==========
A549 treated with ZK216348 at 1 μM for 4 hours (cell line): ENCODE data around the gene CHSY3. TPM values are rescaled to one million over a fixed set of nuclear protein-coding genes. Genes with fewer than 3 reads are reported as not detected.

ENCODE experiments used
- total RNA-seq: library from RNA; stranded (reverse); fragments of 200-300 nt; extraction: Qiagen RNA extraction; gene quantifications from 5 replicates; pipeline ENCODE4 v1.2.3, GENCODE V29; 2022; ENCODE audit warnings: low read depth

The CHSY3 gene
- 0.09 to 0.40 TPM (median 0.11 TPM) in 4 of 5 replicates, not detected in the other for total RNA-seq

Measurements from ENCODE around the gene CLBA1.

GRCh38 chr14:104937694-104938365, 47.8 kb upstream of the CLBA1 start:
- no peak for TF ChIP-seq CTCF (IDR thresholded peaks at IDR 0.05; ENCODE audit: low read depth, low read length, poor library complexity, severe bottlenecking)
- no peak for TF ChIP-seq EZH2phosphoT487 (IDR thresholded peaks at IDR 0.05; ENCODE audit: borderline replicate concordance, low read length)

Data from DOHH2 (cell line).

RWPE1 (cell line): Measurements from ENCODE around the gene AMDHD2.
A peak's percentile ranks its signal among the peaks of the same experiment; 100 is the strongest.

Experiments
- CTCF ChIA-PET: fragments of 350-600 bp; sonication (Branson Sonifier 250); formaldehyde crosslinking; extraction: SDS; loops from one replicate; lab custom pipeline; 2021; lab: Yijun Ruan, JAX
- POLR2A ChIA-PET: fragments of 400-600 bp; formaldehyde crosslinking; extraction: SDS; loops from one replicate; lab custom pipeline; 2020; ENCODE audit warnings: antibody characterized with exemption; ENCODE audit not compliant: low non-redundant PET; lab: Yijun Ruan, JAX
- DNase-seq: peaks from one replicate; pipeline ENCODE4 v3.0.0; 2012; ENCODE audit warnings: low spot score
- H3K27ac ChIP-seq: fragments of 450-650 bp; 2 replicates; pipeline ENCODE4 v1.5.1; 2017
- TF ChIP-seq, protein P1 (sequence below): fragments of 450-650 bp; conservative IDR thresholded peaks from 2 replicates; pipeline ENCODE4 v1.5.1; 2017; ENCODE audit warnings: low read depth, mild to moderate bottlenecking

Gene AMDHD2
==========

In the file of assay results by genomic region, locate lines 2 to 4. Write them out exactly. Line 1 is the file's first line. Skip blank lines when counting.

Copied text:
ENCODE experiments used
- total RNA-seq: library from RNA; stranded (reverse); fragments of 200-300 nt; extraction: Qiagen RNA extraction; gene quantifications from 5 replicates; pipeline ENCODE4 v1.2.3, GENCODE V29; 2022; ENCODE audit warnings: low read depth

The CHSY3 gene